The nuclear envelope serves as important messenger RNA (mRNA) surveillance system. In yeast and human, several control systems act in parallel to prevent nuclear export of unprocessed mRNAs. Trypanosomes lack homologues to most of the involved proteins and their nuclear mRNA metabolism is nonconventional exemplified by polycistronic transcription and mRNA processing by trans-splicing. We here visualized nuclear export in trypanosomes by intra- and intermolecular multi-colour single molecule FISH. We found that, in striking contrast to other eukaryotes, the initiation of nuclear export requires neither the completion of transcription nor splicing. Nevertheless, we show that unspliced mRNAs are mostly prevented from reaching the nucleus-distant cytoplasm and instead accumulate at the nuclear periphery in cytoplasmic nuclear periphery granules (NPGs). Further characterization of NPGs by electron microscopy and proteomics revealed that the granules are located at the cytoplasmic site of the nuclear pores and contain most cytoplasmic RNAbinding proteins but none of the major translation initiation factors, consistent with a function in preventing faulty mRNAs from reaching translation. Our data indicate that trypanosomes regulate the completion of nuclear export, rather than the initiation. Nuclear export control remains poorly understood, in any organism, and the described way of control may not be restricted to trypanosomes.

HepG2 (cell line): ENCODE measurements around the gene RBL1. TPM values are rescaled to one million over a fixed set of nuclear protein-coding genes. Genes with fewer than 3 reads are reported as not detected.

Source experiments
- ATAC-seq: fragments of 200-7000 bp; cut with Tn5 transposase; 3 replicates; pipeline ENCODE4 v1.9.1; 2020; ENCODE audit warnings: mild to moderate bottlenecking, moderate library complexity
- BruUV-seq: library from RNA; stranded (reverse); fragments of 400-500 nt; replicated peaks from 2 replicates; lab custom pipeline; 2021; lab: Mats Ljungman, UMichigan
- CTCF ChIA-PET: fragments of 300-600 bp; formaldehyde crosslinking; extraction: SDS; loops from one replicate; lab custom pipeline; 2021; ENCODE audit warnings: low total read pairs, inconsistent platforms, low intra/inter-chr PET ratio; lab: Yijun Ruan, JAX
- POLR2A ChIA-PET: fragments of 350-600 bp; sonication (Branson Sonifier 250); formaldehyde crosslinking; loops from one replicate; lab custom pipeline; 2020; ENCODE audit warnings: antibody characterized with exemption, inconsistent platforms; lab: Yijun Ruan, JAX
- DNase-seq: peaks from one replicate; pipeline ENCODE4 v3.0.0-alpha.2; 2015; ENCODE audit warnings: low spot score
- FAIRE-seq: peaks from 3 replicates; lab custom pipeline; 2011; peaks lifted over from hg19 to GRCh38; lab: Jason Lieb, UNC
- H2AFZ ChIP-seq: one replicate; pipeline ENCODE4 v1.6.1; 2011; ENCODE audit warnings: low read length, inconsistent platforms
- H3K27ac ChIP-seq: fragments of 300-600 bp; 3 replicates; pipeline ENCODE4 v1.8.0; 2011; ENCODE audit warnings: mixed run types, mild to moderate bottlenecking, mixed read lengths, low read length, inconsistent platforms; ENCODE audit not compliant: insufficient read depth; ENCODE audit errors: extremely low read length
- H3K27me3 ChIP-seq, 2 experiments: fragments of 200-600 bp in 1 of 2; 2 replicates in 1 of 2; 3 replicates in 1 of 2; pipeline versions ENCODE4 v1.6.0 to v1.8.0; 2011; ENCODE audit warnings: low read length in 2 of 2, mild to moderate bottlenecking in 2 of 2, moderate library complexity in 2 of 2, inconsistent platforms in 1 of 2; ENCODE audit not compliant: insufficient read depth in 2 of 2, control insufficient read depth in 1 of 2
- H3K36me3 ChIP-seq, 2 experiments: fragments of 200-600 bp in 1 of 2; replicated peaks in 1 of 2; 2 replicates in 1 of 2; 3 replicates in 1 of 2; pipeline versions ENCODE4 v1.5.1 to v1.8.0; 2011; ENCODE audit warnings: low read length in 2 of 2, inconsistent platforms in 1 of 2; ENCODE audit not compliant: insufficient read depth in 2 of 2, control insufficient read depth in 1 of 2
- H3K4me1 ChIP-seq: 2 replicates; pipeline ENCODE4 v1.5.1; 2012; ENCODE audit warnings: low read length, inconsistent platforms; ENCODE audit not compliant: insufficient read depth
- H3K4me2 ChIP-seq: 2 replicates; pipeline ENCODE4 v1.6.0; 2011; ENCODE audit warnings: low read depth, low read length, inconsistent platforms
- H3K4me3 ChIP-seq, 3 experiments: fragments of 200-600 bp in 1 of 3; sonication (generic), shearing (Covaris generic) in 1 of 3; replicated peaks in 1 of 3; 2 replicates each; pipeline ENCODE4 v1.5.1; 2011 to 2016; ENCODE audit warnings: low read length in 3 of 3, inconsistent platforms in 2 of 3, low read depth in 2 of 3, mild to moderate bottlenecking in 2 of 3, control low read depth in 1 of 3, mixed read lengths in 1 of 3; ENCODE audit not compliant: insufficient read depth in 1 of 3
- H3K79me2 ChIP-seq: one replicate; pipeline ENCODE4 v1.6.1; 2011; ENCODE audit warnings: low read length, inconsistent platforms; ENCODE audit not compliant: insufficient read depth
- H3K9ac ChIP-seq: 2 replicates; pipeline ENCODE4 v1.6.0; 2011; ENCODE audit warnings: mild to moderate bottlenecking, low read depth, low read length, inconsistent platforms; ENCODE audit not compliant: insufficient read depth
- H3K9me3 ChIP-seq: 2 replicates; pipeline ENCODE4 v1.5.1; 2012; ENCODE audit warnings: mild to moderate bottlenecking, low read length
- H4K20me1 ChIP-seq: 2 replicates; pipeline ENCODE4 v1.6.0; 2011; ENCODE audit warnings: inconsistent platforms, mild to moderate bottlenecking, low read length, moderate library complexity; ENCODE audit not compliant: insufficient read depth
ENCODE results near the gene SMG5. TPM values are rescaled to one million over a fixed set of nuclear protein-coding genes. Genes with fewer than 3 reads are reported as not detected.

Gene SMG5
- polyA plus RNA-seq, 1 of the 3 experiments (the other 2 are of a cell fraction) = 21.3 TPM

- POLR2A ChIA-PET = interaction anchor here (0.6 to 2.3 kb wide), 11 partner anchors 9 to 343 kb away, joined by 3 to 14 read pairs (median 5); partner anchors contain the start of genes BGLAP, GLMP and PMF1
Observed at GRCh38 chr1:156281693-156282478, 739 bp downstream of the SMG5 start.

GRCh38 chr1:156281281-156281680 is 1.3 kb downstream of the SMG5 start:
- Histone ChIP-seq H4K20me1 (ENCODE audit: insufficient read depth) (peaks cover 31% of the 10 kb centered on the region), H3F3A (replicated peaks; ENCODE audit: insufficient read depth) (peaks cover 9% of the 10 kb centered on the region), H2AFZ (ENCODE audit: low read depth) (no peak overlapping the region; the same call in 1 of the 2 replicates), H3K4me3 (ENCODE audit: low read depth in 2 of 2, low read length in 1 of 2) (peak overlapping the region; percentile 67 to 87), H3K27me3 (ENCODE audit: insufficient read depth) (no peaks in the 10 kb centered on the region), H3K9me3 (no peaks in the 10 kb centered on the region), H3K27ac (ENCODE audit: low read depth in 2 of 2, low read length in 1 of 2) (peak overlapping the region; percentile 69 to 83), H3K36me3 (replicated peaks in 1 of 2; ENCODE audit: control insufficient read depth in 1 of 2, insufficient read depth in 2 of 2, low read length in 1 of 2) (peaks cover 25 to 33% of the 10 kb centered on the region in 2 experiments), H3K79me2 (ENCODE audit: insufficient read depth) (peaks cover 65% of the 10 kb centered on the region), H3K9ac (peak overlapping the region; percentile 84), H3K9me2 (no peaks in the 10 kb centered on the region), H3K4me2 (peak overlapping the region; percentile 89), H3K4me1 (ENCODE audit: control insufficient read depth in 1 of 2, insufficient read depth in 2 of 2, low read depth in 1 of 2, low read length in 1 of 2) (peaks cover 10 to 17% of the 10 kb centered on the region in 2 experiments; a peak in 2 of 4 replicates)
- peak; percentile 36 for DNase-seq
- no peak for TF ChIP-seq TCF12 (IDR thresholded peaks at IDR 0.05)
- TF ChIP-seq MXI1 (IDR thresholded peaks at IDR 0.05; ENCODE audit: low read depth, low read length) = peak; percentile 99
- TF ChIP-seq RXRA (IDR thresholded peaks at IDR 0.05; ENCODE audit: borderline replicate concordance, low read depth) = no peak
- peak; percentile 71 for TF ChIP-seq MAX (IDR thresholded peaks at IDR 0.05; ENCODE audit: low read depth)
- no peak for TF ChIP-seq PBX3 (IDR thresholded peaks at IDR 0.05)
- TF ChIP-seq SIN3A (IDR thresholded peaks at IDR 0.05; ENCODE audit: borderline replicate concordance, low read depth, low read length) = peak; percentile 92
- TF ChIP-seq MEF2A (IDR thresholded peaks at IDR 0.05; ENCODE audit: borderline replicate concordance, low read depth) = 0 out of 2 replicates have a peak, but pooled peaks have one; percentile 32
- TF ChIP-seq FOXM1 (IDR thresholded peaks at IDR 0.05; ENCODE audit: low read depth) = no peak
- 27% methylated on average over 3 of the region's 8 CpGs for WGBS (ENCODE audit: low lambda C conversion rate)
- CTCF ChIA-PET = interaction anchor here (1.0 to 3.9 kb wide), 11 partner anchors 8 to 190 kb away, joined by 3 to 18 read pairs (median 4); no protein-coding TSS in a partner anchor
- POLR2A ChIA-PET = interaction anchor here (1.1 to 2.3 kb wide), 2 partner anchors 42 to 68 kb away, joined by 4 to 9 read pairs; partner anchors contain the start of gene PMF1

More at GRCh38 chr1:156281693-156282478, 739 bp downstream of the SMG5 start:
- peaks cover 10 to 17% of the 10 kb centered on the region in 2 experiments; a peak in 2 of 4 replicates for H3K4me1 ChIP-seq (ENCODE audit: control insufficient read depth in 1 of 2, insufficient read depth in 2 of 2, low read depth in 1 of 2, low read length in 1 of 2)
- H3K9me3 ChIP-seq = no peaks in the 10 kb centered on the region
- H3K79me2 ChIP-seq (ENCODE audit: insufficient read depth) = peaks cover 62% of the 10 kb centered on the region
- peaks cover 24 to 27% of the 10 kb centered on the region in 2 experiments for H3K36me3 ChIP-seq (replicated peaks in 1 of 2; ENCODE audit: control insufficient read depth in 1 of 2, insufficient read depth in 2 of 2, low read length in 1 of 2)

Goos, CarinaDejung, MarioWehman, Ann M.M-Natus, ElisabethSchmidt, JohannesSunter, JackEngstler, MarkusButter, FalkKramer, Susanne
Faculty of Health and Life Sciences\Department of Biological and Medical Sciences
Year of publication: 2018Date of RADAR deposit: 2018-11-19